I have only been to Brussels, once. Well, stranded would actually describe the situation better. I had to catch a flight from Brussels Airport, but missed it due to the heavy winter weather. I had to stay overnight and decided to walk the streets of Brussels to soak up the city’s atmosphere. I understood immediately when people describe Brussels as raw. Walking through the broad streets, I felt uneasy. I did not understand why. But after my interview with the Dutch dancer and filmmaker, Jip Heijenga, I began to understand the city. Jip has lived for three years in Brussels, where she also studies film at the Brussels Art School, Sint Lucas. In this article she explains the raw side of this fascinating European metropole.
by Klaartje Til
What kind of city is Brussels?
Brussels has an eclectic mix of people. It has nineteen municipalities and about one hundred and eighty nationalities. That makes Brussels the most mixed city I know. I am very comfortable with that. It fascinates and inspires me.
What do you mean by “mixed city”?
Like every city, Brussels consists of social circles. I noticed that these circles flow into one-another. People know each other from different circles. Everybody is open to other circles. I also noticed that cultures are not separated by neighbourhood. There are so many different nationalities in Brussels, that they have to live together. You cannot separate them because the city itself is already so divided. Belgium is also so divided. Perhaps the reason why people feel at home in Brussels is because it is not a city made up of one nationality. Even though the city is divided, it works very well as a whole.
What do you mean by divided?
Brussels is not unified by language. It is also divided by the large number of different municipalities, and the split between Flemish and Walloon. French and Dutch is spoken in addition to the various languages that people speak from their own culture. Belgium is divided by Dutch and French speaking people, but the real Brusselaars don’t feel Flemish or Walloon. They are from Brussels and are proud of that. There isn’t a real division of districts, not even in terms of wealth. Rich and poor live together. And if I lived one street further along, I would have had to register with another municipality. I live in Brussels, but a bit beyond lie Schaerbeek, Ixelles and Saint-Gilles. These suburbs are separate municipalities with their own city centre. They have different rules and traditions, and are part of Greater Brussels.
Belgium’s Dutch and French speaking is often a delicate issue. Also in Brussels?
The older generation of Walloons expects everybody in Belgium to speak French. Younger people are often multi-lingual. Most of the Flemish people I know in Brussels speak French. But those originating from Brussels speak both French and Dutch. They move in the Walloon circles, as well as the Flemish circles of Brussels.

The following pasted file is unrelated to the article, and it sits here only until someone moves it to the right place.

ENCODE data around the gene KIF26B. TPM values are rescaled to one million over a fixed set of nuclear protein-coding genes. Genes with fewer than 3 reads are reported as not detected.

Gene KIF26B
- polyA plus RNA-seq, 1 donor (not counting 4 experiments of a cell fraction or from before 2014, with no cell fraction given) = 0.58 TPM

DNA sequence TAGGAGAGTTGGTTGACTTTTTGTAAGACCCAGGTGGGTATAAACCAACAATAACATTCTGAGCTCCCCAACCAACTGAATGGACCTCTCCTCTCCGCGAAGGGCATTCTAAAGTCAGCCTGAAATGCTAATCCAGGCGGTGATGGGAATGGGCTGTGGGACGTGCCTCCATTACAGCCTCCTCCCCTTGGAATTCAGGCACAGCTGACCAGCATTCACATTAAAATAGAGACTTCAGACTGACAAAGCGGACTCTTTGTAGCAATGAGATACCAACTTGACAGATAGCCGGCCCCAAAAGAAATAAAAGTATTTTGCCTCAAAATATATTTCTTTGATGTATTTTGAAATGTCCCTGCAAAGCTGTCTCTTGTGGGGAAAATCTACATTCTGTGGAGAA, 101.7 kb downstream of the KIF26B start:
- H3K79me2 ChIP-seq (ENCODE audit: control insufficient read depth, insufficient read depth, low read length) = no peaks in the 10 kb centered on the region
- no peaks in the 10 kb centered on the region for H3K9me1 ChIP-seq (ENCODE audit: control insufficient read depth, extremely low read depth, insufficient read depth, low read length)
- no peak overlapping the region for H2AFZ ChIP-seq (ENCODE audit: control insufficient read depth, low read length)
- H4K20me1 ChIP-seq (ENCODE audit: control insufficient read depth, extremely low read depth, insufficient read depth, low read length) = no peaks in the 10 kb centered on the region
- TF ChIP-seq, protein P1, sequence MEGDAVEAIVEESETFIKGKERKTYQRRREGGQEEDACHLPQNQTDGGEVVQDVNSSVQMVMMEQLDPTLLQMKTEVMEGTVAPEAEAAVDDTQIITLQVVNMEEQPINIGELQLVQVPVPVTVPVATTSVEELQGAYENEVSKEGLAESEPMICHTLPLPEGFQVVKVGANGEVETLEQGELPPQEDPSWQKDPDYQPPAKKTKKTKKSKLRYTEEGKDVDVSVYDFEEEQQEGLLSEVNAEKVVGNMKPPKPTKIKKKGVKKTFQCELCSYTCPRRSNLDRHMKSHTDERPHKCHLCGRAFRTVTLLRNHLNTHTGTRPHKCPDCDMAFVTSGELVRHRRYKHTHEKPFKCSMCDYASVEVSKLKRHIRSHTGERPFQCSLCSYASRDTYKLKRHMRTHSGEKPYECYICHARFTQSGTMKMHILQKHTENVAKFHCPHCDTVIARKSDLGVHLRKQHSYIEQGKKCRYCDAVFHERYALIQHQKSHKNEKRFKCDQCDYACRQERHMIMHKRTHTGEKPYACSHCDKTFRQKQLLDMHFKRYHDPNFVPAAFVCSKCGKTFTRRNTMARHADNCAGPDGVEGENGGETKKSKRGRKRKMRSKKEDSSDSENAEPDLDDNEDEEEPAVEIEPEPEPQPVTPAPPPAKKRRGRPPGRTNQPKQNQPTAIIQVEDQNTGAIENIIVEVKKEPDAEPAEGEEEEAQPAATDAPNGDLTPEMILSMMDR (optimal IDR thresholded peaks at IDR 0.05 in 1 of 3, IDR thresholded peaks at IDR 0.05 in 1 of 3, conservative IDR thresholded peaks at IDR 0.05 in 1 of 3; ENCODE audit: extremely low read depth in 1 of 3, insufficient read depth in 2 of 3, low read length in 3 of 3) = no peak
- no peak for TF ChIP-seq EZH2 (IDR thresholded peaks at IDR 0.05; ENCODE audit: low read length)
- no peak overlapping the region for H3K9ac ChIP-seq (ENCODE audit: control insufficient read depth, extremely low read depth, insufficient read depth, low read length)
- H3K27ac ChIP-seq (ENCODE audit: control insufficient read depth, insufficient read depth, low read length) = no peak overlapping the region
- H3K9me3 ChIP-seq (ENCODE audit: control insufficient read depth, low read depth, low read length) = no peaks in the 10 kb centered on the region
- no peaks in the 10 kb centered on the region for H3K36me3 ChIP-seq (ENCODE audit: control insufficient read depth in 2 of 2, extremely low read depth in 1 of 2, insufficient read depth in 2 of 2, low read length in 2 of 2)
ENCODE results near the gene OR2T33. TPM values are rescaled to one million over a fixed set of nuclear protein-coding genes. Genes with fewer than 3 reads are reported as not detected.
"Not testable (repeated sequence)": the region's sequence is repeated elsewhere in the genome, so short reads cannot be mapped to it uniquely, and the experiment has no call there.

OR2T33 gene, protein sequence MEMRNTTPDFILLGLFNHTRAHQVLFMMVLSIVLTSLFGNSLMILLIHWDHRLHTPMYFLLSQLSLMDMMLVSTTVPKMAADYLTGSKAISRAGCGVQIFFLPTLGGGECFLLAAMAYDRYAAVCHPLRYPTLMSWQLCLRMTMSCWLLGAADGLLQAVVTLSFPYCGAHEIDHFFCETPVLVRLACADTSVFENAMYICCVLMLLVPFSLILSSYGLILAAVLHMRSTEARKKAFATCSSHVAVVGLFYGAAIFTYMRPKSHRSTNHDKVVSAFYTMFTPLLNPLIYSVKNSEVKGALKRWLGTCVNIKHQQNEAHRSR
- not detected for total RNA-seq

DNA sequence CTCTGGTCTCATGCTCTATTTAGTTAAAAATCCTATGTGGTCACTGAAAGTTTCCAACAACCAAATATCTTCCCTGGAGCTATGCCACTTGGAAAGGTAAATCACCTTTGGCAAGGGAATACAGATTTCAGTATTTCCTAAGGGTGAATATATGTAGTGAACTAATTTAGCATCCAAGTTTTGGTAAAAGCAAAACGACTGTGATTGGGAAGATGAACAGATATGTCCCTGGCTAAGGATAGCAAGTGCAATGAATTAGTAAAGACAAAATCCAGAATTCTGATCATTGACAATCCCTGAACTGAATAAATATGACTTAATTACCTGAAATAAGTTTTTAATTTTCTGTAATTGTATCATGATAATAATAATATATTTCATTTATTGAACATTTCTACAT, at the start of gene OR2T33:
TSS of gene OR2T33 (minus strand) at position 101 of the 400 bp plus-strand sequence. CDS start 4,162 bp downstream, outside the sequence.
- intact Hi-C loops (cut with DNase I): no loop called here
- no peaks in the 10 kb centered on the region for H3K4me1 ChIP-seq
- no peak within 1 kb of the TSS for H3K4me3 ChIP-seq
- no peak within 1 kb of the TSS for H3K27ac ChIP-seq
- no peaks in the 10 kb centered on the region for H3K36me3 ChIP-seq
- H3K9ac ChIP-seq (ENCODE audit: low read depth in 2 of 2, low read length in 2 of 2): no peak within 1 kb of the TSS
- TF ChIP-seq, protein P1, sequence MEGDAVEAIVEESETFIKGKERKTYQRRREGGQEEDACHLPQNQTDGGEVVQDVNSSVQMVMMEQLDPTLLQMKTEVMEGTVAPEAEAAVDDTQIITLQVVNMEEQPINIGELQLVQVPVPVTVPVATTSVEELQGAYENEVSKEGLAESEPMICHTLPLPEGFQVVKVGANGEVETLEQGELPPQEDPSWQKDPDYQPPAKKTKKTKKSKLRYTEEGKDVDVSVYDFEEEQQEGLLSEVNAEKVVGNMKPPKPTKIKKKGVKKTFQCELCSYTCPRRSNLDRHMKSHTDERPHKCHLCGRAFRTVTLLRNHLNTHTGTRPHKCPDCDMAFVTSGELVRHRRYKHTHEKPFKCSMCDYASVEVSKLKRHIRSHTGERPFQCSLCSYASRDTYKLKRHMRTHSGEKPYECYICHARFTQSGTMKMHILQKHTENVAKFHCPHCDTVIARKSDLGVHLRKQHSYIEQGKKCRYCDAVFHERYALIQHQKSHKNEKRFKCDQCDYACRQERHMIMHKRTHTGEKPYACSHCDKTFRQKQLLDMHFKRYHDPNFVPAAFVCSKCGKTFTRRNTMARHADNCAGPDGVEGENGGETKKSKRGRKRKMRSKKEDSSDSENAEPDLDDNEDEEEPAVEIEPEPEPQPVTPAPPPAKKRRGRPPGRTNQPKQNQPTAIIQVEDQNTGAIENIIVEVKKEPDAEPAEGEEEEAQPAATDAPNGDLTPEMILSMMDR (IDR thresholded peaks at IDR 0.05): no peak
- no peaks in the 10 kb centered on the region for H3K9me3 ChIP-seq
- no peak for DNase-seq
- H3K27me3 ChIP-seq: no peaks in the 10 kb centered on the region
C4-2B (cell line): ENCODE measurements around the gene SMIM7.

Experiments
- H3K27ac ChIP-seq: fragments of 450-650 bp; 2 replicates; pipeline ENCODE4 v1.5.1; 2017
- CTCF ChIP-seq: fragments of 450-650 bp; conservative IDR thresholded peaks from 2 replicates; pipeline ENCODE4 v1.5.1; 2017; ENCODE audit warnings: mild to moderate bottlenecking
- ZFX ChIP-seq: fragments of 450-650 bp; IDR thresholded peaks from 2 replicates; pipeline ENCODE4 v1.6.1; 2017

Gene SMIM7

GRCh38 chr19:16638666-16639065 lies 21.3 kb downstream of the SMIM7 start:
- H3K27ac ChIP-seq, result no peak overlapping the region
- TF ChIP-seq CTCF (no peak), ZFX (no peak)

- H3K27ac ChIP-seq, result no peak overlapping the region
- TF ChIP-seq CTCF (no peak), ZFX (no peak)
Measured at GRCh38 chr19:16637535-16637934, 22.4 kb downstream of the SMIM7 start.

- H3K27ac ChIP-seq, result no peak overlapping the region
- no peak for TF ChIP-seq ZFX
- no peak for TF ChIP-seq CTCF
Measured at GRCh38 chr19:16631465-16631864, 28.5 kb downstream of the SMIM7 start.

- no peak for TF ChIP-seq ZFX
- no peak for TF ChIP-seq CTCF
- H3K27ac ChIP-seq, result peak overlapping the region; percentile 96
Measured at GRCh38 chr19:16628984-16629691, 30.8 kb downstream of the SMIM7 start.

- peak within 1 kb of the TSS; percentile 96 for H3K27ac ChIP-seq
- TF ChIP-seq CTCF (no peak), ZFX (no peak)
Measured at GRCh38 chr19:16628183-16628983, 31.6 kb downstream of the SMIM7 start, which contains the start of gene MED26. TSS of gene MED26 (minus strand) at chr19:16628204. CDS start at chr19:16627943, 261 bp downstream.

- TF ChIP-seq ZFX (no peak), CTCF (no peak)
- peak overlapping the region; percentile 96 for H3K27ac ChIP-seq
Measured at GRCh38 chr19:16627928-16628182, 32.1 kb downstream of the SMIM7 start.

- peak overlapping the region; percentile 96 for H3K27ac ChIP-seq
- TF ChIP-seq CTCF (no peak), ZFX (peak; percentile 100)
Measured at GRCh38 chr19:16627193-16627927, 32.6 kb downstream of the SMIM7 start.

Is there a Brussels language?
Sure, there is even more than one language. There is Brussels French which is very different from the French spoken in France. There is the Brussels street language, very cool and with a lot of swag, often spoken by young people. And there is an old fashion Brussels language, which is only spoken by Brusselaars but hardly heard anymore in the city. It is a language of the past, a vernacular.
What does Brussels exude with its buildings and public spaces?
The first words that pop up in my mind are, “withered wealth”. There are many beautiful buildings, but they are so poorly maintained. There is a lot of grey and on a grey day the city looks extra grey. Also in that regard, Brussels is a city full of variety. There is a mixture of buildings with different building styles right next to each other. There are many Art Nouveau buildings in the centre of Brussels. The St Lucas Art School is in an old castle and in the area of Molenbeek there are a lot of new buildings. When you walk through Brussels you notice large murals with controversial, sexually explicit scenes.
You already mentioned them, the people originating from Brussels, the Brusselaars. What characterises the Brusselaar?
Visiting small cafes and drinking beer late into the night. All cafes close at a certain hour. For example, some appear to be closed because the curtains are drawn. But behind the drawn half-curtains, they remain open into the small hours. You have to knock on the window for a long time and raise your hand above those half-curtains. Then someone will open the door and let you in. There you will find the Brusselaar, still there at seven in the morning, smoking, chatting and drinking.
Are there cafes packed with mural painters?
The art scene is big but you don’t notice it. There is a techno scene in Brussels, mainly underground. Anyway, Brussels isn’t a city where clubs are the stage for big parties. The coolest parties are often one-off events, or organised only once a year. The hip-hop scene is huge in Brussels. They rap in the Brussels street language. The hip-hop youngsters are very stylish, urban with nineties influences, and little distinction in style between boys and girls. That is also Brussels. Being young and hanging out on the street, buying beer in the night shop, little loudspeakers in the background with hip-hop music, and speaking French-Dutch, till very late, when everybody is drunk.
Does Brussels have its own hero, like Amsterdam has André Hazes for example?
Yes, Jacques Brel. There is a statue of him near Manneken Pis. His music feels like Brussels. Stuffy, gloomy, sad, bleak and full of romance. A mix of it all.
I think Brussels looks raw. What makes it look like that?
It feels raw because it is a cohesion of different cultures and languages. There is disorder and a lack of structure, but that makes it also open-minded. The fact is that everything blends in and is very divided at the same time. That contrast makes the rawness, I think.